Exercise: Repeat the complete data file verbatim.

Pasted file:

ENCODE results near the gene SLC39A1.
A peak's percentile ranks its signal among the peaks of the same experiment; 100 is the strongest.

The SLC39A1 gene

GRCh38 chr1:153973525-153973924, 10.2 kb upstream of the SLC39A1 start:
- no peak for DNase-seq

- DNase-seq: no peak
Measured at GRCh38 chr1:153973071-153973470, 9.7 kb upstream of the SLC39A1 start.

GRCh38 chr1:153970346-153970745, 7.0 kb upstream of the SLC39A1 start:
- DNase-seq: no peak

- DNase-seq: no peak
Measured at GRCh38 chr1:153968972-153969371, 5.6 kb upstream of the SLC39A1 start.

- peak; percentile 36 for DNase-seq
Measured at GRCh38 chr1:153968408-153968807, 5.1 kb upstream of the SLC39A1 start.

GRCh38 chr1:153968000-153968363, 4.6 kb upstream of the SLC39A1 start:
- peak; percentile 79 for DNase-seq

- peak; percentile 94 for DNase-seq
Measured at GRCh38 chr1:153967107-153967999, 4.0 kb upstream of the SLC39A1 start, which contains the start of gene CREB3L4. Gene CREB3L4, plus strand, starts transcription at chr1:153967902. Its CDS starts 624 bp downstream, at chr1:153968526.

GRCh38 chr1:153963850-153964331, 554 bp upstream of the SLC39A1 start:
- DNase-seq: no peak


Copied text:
ENCODE results near the gene SLC39A1.
A peak's percentile ranks its signal among the peaks of the same experiment; 100 is the strongest.

The SLC39A1 gene

GRCh38 chr1:153973525-153973924, 10.2 kb upstream of the SLC39A1 start:
- no peak for DNase-seq

- DNase-seq: no peak
Measured at GRCh38 chr1:153973071-153973470, 9.7 kb upstream of the SLC39A1 start.

GRCh38 chr1:153970346-153970745, 7.0 kb upstream of the SLC39A1 start:
- DNase-seq: no peak

- DNase-seq: no peak
Measured at GRCh38 chr1:153968972-153969371, 5.6 kb upstream of the SLC39A1 start.

- peak; percentile 36 for DNase-seq
Measured at GRCh38 chr1:153968408-153968807, 5.1 kb upstream of the SLC39A1 start.

GRCh38 chr1:153968000-153968363, 4.6 kb upstream of the SLC39A1 start:
- peak; percentile 79 for DNase-seq

- peak; percentile 94 for DNase-seq
Measured at GRCh38 chr1:153967107-153967999, 4.0 kb upstream of the SLC39A1 start, which contains the start of gene CREB3L4. Gene CREB3L4, plus strand, starts transcription at chr1:153967902. Its CDS starts 624 bp downstream, at chr1:153968526.

GRCh38 chr1:153963850-153964331, 554 bp upstream of the SLC39A1 start:
- DNase-seq: no peak